Let’s take a closer look at the process. A 12-bit A/D converter digitizes the voltage, then a 32-bit CPU with FPU sets a reference of comparator and a slope compensation value designed to buck the voltage down to the target level (see figure 3). This slope-compensation value set passes through a 10-bit D/A converter and is sent to the slope compensation unit of the current feedback loop. After processing by the CPU, the current passes to a comparator that checks for deviation from some preset reference value. Depending on the result, the converter adjusts the duty cycle of the PWM output for the present switching cycle. If the current is above the reference value that signifies an overcurrent condition, the device switches to the off state while revising the commanded PWM output at the same time.

 

Figure 3: The comparator compares inductor current against a reference value to determine how to modify PWM output parameters in order to deliver stable voltage.

Figure 3: The comparator compares inductor current against a reference value to determine how to modify PWM output parameters in order to deliver stable voltage.

 

The slope compensation circuit and dedicated comparator give the MCU the ability to directly control the PWM duty cycle of the DC/DC converter without waiting for the next duty cycle. This is a key benefit of the MCU—the converter can respond to rapid fluctuations in the actual load condition of the motor and monitor both current and voltage of the target system. The PWM output circuit supports a dead-time generator timer and phase-shift function for waveform control (see figure 4).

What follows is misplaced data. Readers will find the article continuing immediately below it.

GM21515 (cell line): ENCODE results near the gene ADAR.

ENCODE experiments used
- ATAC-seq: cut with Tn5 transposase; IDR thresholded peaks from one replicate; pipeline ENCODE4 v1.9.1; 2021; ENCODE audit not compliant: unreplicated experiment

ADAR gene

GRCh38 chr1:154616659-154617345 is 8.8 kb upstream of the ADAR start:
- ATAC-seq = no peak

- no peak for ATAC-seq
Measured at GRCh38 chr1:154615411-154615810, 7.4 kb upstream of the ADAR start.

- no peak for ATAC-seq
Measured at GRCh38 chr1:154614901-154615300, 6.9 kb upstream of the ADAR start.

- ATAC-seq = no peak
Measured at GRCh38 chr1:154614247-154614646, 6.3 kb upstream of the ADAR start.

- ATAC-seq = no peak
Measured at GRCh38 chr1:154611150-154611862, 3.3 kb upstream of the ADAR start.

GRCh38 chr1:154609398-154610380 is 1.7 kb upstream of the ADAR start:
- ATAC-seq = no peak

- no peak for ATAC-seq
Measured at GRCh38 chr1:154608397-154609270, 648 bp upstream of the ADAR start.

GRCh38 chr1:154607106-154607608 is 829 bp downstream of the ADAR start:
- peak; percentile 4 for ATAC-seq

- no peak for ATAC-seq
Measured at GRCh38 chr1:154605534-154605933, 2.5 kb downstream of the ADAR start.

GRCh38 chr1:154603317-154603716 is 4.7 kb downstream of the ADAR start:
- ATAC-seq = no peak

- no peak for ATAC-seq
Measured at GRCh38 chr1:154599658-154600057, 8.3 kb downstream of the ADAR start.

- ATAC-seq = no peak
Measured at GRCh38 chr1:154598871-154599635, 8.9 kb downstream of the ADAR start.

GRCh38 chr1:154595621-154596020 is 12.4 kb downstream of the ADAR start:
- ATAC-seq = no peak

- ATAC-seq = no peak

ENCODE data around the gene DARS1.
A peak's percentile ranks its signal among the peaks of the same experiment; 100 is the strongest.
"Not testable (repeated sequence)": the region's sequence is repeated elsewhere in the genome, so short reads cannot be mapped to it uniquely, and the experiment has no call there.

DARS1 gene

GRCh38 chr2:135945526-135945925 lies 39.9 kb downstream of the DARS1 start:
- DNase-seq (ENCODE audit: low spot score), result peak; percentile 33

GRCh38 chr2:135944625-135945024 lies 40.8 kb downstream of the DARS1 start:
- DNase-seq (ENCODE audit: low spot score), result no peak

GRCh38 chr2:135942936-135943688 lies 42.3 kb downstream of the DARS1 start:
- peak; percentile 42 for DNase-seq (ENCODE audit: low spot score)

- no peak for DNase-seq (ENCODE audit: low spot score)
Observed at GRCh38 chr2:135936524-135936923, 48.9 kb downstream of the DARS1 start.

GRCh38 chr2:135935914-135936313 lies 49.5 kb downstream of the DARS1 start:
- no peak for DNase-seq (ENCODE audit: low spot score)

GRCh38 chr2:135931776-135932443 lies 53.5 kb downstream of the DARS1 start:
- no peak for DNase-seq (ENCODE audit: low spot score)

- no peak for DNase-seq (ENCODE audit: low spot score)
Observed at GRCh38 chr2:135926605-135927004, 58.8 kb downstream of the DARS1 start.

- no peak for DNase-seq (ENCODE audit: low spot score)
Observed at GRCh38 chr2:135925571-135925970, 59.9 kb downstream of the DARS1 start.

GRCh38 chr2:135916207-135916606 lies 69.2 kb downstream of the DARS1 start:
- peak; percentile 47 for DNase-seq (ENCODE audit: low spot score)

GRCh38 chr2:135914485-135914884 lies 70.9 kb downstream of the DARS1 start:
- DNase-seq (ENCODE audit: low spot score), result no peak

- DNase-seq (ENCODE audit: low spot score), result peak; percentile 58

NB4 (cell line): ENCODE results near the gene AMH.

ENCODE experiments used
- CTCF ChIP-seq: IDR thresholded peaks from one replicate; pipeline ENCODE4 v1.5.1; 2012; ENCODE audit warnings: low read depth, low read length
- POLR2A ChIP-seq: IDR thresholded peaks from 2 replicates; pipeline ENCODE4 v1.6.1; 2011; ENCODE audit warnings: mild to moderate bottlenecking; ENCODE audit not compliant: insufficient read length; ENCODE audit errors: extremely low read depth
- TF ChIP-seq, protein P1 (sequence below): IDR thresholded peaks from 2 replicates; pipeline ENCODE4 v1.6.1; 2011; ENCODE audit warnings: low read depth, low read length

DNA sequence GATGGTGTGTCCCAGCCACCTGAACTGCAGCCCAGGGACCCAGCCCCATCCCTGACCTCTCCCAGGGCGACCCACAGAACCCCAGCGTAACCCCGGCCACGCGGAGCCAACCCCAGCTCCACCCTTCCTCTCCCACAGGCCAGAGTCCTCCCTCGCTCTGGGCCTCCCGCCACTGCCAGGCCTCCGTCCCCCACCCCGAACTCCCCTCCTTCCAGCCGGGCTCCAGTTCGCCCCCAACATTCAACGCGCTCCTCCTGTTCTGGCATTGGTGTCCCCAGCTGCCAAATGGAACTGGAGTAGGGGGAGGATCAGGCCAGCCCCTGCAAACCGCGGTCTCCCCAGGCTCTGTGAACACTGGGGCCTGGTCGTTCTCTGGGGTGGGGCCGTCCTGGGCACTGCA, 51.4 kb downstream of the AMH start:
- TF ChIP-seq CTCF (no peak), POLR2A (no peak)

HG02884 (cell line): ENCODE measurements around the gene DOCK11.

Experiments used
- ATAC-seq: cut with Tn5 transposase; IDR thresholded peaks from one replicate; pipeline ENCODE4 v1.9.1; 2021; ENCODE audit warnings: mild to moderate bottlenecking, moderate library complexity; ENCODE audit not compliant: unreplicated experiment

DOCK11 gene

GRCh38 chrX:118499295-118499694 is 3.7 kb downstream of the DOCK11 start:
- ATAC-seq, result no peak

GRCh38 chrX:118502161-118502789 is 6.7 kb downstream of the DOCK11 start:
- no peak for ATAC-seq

Figure 4: Block diagram shows a phase shift – full bridge DC/DC converter circuit.

Figure 4: Block diagram shows a phase shift – full bridge DC/DC converter circuit.

 

A look ahead

HVs and EVs are important elements of the eco-friendly society of the future. In this article, we focused on MCUs applied to vehicles, but in reality, that future is full of DC-based devices and systems like solar panels that require power management. The types of MCUs we discussed here can be applied to many such systems to improve efficiency, enhance performance, and ensure safety.

 

Figure 5: In the connected world of the future, security will be essential.

Figure 5: In the connected world of the future, security will be essential.

Microcontrollers can be the enablers not only for an efficient society but for a secure and safe one. To realize this vision, the digital electronics of the future need to rise to the occasion in a number of ways:

  • Everything will be connected in the near future. The vehicle is very important for transportation, but it also can be a threat if not properly protected from cyber attack. Digital components like MCUs need to be designed to protect vehicles from external cyber attacks (see figure 5).
  • Model-based development (MBD) can significantly reduce embedded software development time through automatic code generation. In this simulation environment, multiple safety hazards also can be tested even before having a real system. By evaluating system response to unusual events that may not occur in standard testing, a simulation environment can help with the development of a safe system.
  • Integration can reduce cost while optimizing performance.